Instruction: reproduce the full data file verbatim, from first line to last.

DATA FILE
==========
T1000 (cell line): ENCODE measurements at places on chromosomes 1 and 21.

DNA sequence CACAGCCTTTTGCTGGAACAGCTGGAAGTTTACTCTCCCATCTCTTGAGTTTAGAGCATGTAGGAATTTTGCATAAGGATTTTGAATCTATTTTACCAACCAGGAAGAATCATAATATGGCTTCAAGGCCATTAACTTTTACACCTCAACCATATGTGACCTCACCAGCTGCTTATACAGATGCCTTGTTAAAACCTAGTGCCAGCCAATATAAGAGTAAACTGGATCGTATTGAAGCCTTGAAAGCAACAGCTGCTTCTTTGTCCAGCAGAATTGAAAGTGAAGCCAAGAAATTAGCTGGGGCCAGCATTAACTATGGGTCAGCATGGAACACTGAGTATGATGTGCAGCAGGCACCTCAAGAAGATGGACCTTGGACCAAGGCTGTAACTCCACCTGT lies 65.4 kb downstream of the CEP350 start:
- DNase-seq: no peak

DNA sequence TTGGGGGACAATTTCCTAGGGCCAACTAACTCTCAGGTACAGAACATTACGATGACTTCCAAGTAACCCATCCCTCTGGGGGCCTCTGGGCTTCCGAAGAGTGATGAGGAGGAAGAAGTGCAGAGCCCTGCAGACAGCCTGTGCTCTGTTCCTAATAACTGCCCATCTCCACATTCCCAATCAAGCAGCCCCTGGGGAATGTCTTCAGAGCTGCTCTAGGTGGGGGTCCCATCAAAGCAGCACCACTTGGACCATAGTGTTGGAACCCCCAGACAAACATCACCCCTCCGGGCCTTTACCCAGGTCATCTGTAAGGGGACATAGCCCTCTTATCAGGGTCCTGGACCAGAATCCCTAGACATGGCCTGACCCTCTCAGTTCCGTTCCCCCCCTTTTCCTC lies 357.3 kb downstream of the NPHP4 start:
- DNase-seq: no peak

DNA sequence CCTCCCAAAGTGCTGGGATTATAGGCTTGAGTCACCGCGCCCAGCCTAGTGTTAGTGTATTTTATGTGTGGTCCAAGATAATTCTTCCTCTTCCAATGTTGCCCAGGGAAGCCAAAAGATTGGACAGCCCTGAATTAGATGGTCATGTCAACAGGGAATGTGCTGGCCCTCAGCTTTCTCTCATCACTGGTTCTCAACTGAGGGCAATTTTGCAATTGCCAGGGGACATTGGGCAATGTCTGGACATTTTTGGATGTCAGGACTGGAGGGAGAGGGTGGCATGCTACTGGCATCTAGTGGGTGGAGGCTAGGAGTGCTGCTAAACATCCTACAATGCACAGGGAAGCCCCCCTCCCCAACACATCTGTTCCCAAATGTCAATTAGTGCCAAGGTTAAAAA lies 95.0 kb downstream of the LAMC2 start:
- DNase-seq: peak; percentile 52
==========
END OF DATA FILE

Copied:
T1000 (cell line): ENCODE measurements at places on chromosomes 1 and 21.

DNA sequence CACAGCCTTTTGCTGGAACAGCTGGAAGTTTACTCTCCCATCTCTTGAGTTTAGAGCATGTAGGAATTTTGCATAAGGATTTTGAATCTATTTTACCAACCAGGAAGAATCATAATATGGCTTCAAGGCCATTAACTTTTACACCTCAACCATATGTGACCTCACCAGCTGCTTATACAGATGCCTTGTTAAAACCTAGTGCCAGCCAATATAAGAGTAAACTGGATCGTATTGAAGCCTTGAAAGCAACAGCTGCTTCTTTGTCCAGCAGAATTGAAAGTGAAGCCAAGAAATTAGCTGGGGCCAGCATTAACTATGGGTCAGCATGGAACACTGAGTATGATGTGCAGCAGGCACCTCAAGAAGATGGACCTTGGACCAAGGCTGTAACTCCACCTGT lies 65.4 kb downstream of the CEP350 start:
- DNase-seq: no peak

DNA sequence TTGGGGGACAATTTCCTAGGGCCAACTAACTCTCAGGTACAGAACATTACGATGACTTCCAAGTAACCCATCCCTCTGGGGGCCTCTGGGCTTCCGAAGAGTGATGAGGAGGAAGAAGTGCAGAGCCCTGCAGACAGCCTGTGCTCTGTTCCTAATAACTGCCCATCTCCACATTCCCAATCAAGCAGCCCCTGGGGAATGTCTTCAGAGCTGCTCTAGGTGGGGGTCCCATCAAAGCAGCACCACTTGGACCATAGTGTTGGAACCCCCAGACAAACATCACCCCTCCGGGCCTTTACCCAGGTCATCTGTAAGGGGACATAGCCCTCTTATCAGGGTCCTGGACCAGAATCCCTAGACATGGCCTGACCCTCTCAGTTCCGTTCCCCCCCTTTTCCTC lies 357.3 kb downstream of the NPHP4 start:
- DNase-seq: no peak

DNA sequence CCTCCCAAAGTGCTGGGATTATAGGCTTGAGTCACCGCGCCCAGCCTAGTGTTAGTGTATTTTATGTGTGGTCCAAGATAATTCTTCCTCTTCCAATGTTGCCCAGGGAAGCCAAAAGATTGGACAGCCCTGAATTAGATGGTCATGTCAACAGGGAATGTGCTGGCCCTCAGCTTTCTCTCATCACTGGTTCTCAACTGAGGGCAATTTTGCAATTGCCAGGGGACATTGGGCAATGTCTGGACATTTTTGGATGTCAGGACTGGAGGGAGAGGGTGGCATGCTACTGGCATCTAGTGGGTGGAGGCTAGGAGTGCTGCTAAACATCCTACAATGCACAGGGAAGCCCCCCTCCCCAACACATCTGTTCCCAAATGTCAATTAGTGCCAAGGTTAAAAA lies 95.0 kb downstream of the LAMC2 start:
- DNase-seq: peak; percentile 52